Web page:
In order to support this goal, the Federal Transit Administration (FTA) will not consider any requests for a public interest waiver of FTA’s Buy America regulation for Recovery Act projects.  If issued, such waivers would allow recipients of Recovery Act funds to procure steel, iron, or manufactured products, including rolling stock, that are not produced or manufactured in the United States.  I will not waive Buy America for Recovery Act projects because such action would undermine the very purpose and intent of the Recovery Act—to preserve and create jobs in America.  In addition, FTA will continue to carefully scrutinize requests for waivers based on non-availability to determine whether suitable American-made alternatives exist, and if none do, whether the funds can be used in an alternative manner that fulfills the goals of the Recovery Act.  Similarly, FTA will examine requests for cost-differential waivers to determine whether the cost savings justifies the loss of American jobs, especially in critical manufacturing sectors.  By necessity, FTA will extend existing, standing waivers—for products exempted by the Federal Acquisition Regulation, microprocessors and microcomputers, and small purchases—to Recovery Act-funded procurements, although I encourage recipients to use their best efforts to carry out the intent of Congress and the Obama Administration by carefully stewarding their Recovery Act funds in a manner that supports a healthy and robust domestic manufacturing base.

Buy America is a policy dating back to the Great Depression which requires the government to buy goods made in America when at all possible. For transit, it means that 60% of all materials, from steel to streetcars, must be sourced domestically, and final assembly must take place in the US as well. This final assembly requirement sometimes (often?) means that transit vehicles manufactured abroad are disassembled, shipped to the US, and then reassembled by American workers – the modern-day equivalent of paying people to dig holes and then fill them back up. Normally there are waivers if parts and materials would raise the cost by more than 25% and in the nebulous case that applying Buy American “would be inconsistent with the public interest” (seems to me like it’s always inconsistent with the public interest), but it doesn’t look like the current administration will be granting them any longer.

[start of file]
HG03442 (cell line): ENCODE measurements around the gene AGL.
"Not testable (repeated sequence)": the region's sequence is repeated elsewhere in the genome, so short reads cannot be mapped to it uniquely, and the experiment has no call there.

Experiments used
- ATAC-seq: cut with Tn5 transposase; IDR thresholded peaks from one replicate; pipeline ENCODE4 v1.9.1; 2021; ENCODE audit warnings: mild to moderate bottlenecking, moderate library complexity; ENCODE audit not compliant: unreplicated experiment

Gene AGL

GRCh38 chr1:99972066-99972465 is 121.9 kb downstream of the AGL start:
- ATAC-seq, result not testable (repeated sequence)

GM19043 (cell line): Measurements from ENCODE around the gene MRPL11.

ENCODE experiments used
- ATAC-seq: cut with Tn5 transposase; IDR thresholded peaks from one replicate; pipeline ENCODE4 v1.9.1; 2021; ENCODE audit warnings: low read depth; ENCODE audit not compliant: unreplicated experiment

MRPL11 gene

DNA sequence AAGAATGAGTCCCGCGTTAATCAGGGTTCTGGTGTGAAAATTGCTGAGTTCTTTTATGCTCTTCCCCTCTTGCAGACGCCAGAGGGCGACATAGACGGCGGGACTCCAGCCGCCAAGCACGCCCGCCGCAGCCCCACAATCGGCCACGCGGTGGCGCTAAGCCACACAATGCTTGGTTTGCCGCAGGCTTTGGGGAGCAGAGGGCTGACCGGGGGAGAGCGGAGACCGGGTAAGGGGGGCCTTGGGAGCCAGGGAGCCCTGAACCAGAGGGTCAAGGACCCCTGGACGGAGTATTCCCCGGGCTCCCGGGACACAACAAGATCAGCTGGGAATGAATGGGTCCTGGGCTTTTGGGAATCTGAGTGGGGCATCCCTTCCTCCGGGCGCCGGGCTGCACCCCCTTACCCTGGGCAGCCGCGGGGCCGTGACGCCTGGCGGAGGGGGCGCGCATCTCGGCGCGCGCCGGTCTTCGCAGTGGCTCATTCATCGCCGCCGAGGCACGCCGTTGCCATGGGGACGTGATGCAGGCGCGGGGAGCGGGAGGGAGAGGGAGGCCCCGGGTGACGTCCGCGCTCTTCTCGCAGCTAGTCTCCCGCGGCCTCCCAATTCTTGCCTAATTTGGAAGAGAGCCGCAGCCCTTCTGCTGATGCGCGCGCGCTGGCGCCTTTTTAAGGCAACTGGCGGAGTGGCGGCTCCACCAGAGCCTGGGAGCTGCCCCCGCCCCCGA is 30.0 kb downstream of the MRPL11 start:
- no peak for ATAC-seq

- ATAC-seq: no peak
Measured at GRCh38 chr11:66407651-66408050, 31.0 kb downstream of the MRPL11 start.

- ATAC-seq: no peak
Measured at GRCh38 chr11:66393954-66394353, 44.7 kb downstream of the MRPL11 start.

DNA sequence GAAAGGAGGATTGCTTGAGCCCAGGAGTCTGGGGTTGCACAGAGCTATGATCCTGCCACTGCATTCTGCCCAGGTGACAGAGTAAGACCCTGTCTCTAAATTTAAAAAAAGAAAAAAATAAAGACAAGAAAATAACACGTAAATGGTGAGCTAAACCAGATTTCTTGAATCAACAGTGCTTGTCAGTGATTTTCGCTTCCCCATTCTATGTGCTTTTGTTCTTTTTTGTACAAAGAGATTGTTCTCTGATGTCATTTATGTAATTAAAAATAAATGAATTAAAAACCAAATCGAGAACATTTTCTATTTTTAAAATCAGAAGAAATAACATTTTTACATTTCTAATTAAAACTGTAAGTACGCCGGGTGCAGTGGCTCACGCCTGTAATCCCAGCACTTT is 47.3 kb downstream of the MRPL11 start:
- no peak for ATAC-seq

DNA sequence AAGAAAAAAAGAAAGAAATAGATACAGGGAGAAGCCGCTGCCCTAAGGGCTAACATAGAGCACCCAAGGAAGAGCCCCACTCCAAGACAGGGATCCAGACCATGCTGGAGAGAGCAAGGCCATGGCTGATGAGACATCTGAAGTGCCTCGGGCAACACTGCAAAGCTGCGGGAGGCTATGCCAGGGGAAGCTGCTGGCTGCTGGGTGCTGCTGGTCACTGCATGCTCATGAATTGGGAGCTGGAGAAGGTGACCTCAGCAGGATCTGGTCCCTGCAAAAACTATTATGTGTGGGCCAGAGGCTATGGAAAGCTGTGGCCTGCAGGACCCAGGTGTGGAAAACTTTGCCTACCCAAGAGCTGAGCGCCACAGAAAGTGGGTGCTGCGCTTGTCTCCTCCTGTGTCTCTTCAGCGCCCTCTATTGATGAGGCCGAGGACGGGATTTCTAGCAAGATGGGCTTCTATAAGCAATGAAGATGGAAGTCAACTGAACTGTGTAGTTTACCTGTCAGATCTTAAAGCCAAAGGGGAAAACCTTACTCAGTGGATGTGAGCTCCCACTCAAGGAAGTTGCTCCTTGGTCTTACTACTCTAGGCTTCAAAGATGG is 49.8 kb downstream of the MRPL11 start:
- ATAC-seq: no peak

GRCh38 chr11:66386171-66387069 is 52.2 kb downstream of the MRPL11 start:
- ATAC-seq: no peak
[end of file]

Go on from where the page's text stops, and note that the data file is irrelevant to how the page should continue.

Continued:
And while I think it’s a dumb policy in all circumstances, I suppose that the stimulus (“Recovery Act”) was intended as a Keynesian jobs program, so I’m not surprised to see Buy America applied very strictly to those funds. This part, though, was not something that I was expecting:

In addition to the above guidance, please note that this heightened standard is not exclusive to the Recovery Act. FTA has raised the bar for all Buy America waiver requests.  All requests will be scrutinized.  Most requests will result in FTA offering technical assistance to develop a solution that will not necessitate a waiver.  Please be cautious about leading your projects down a path where a Buy America waiver will be needed, as it is unlikely to be granted.

When I last wrote about Buy America provisions hampering transit procurement, I caught some flak from some commenters for calling it Obama’s policy, since it’s been in force for decades – but he owns this one.

Transit advocates are always asking for more subsidies, but they seem remarkably unconcerned about the byzantine tangle of FTA, FRA, and union rules that cause America to have some of the most expensive and inefficient transit in the developed world. Last week I suggested that planners’ reluctance to speak out against cost-increasing union work rules is caused by the ideological affinity between liberal urban planners and organized labor, and I think there’s something similar at play with this recent increase in protectionism. Mass transit boosters waste no opportunity to brag about all the domestic jobs it creates, but all this talk about “green jobs” has its costs.